Automated core networks key to cloud migration success
- By Ralph Havens
- Jun 13, 2016
It’s been five years since then-U.S. CIO Vivek Kundra announced the cloud-first strategy for the federal government. The initiative urged agencies to migrate to cloud computing and capitalize on its benefits, including data center consolidation, improved agency agility and the increased ability to support government innovation.
Since Kundra’s memo, agencies have made progress migrating to cloud. Over the 2015 Labor Day weekend, for example, the Federal Communications Commission moved 200 servers to a commercial cloud data center. Other agencies, however, have struggled to get their cloud migration projects off the ground and realize savings the federal government envisioned.
While cloud still holds tremendous promise, agencies must move at their own pace to make it work for them, whether that involves a public, private or hybrid cloud. To make cloud migration initiatives a success, agencies should consider taking the following actions to ensure their networks can support their cloud visions:
Leverage FedRAMP processes. Working through the Federal Risk and Assessment Management Program can help agencies understand the impact cloud has on core network services such as the Domain Name System (DNS), Dynamic Host Configuration Protocol (DHCP) and IP address management. FedRAMP allows agencies to evaluate the sensitivity of the data they plan to migrate and how a particular cloud solution will impact their overall IT infrastructure security. Agencies should take advantage of this opportunity to determine whether their network is structured to support cloud solutions that require virtualization. For example, an agency can use FedRAMP to determine if it has enough IP addresses available for a new cloud solution -- a basic prerequisite for migration.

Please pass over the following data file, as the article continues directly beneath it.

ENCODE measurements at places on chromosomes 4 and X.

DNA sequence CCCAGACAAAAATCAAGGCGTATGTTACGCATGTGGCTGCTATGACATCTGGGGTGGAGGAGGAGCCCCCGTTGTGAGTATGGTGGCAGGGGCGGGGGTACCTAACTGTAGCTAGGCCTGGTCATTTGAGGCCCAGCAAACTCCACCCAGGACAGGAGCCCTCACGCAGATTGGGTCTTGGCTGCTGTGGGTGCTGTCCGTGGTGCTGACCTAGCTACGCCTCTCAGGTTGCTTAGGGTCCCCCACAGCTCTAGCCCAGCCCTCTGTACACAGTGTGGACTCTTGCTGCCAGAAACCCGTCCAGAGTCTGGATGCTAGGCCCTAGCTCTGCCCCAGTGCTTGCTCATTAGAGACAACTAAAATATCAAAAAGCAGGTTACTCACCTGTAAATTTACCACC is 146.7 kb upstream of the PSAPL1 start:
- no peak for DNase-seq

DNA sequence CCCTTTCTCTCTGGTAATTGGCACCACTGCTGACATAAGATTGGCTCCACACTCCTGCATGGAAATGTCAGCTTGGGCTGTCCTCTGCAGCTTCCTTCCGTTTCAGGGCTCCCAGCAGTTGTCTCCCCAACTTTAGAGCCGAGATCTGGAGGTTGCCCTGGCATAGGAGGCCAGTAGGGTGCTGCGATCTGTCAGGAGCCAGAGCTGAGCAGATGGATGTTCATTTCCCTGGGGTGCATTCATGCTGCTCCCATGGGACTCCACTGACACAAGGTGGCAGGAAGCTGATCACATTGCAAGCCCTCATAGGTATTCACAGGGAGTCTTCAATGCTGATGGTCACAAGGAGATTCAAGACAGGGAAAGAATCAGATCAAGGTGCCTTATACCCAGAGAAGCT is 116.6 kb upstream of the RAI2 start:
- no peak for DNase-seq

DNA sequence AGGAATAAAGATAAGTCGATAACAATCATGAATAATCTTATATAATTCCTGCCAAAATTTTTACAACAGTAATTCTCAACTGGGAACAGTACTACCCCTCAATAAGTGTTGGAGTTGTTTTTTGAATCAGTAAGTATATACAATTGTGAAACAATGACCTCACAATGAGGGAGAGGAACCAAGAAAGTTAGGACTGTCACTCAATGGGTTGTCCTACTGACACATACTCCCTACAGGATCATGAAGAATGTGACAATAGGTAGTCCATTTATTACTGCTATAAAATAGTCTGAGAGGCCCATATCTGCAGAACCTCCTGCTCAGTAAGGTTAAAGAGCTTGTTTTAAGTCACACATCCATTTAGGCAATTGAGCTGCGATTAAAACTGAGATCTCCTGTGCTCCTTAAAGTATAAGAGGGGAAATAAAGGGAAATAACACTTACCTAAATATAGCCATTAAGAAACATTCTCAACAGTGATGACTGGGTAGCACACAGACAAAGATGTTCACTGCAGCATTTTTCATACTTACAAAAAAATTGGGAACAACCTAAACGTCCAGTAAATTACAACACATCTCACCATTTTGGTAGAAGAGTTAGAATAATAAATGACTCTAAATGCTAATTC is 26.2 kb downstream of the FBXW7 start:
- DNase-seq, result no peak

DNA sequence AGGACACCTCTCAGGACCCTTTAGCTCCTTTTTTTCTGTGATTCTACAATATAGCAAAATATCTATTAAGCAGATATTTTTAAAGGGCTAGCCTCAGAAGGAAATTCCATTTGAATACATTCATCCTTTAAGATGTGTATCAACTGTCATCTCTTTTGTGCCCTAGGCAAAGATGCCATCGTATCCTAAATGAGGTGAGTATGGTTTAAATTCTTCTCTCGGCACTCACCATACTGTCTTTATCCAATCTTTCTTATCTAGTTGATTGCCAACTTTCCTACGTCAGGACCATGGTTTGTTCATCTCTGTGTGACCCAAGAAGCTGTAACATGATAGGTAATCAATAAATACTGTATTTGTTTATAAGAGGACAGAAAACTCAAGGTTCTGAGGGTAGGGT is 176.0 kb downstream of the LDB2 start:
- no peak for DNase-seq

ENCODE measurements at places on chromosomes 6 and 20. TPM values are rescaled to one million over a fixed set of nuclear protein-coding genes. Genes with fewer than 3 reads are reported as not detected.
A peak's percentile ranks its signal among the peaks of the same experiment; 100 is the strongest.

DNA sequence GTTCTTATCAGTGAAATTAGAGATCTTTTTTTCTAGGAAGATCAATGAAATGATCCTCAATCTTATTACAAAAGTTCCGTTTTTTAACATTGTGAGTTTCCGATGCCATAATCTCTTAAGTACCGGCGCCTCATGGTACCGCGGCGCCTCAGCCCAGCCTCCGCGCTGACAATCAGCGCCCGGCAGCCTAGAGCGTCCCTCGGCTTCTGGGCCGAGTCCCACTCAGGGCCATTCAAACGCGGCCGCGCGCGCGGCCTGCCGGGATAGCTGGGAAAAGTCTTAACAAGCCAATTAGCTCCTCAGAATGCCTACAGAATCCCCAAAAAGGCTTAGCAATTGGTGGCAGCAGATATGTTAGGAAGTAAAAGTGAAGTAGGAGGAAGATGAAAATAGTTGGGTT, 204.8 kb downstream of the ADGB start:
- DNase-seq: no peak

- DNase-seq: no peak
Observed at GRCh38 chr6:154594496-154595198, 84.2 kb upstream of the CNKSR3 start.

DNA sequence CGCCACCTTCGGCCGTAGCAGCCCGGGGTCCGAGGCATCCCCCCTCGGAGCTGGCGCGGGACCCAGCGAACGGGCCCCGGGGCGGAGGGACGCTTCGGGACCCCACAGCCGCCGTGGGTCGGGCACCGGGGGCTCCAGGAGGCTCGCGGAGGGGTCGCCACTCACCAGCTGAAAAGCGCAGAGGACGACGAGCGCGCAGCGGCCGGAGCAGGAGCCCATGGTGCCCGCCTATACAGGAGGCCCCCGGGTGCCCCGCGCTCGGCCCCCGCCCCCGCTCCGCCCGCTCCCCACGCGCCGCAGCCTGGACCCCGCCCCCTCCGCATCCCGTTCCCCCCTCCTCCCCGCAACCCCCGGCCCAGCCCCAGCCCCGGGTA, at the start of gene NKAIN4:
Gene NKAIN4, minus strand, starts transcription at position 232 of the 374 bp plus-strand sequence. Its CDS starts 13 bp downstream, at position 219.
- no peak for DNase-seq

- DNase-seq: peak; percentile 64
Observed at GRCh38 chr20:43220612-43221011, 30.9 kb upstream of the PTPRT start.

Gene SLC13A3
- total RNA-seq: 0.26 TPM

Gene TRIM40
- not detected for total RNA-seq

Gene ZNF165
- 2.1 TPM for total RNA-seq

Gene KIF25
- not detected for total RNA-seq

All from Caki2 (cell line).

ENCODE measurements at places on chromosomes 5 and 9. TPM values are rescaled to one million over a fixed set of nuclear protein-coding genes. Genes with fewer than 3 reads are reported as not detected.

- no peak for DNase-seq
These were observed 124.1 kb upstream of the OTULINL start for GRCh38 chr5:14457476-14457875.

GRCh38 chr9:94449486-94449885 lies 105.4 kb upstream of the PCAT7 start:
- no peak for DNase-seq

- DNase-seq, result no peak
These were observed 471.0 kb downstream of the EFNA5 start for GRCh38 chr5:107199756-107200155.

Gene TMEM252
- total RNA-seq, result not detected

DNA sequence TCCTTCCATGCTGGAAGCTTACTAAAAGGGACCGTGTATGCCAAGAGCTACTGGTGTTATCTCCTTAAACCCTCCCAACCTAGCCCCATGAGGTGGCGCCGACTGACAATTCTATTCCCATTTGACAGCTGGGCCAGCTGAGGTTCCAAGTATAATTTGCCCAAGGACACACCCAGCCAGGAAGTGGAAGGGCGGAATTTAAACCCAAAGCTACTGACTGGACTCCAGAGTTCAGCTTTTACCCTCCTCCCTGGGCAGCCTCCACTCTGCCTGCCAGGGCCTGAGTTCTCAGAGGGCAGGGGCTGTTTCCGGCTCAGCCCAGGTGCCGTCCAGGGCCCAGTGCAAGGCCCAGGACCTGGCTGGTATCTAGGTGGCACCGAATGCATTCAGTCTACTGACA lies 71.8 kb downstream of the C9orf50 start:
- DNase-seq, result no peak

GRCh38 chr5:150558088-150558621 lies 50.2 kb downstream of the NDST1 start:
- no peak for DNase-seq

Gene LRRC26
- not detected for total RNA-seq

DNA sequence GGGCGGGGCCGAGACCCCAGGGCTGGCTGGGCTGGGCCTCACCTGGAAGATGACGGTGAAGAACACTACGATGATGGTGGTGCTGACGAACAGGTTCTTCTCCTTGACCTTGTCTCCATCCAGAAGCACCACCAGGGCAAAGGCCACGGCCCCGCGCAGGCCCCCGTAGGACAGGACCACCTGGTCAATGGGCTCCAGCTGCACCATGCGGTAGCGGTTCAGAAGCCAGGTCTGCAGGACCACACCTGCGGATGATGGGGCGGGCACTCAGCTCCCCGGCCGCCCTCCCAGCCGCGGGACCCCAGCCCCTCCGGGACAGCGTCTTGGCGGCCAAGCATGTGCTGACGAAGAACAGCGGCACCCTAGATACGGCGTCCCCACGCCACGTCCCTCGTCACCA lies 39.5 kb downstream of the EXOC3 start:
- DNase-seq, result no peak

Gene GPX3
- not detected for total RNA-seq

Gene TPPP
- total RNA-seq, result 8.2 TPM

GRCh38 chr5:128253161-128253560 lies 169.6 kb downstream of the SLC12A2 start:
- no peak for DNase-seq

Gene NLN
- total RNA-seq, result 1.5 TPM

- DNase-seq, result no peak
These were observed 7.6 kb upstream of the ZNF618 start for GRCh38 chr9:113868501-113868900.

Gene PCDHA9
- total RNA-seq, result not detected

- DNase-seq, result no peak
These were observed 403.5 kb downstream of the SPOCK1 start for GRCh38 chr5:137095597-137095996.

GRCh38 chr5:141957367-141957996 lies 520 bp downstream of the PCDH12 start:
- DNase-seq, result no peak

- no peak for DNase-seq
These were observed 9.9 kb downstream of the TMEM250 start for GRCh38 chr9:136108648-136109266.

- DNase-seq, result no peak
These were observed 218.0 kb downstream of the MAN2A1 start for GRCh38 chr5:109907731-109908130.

Automate provisioning of network services: Automating compute and storage capabilities alone will not ensure a successful cloud implementation. When a cloud solution is connected to the network, there are more IP addresses to be assigned than can be done manually. Moreover, because manual provisioning is prone to costly human errors, automated IP address management ensures addresses are properly assigned. The same principle applies to provisioning DNS. Automating DNS provisioning lets network administrators quickly gain insight into who accesses the network and the cloud, which is critical from both a performance and a security standpoint.
Gain visibility into the network: Many agencies are using multiple cloud solutions, which can create inconsistency across networks and prevent them from tracking cloud-based resources, security risks and compliance. Agencies must gain visibility into the network to manage a cloud system in which one network administrator manages a traditional data center while another is on a private cloud solution. Consistent DNS and IP address management protocols streamline troubleshooting, tracking cloud resources and planning for future network needs.
Agencies envision cloud computing as a way to improve operations, consolidate data centers and accrue savings. These are significant objectives that should not be undermined because core network services such as DNS, DHCP and IP address management are inadvertently pushed to the back burner. With automated core network services in place, taking weeks to provision IP addresses and DNS will become a thing of the past, and agencies can more fully tap into the cloud’s capabilities.
Ralph Havens is president and CEO of Infoblox Federal.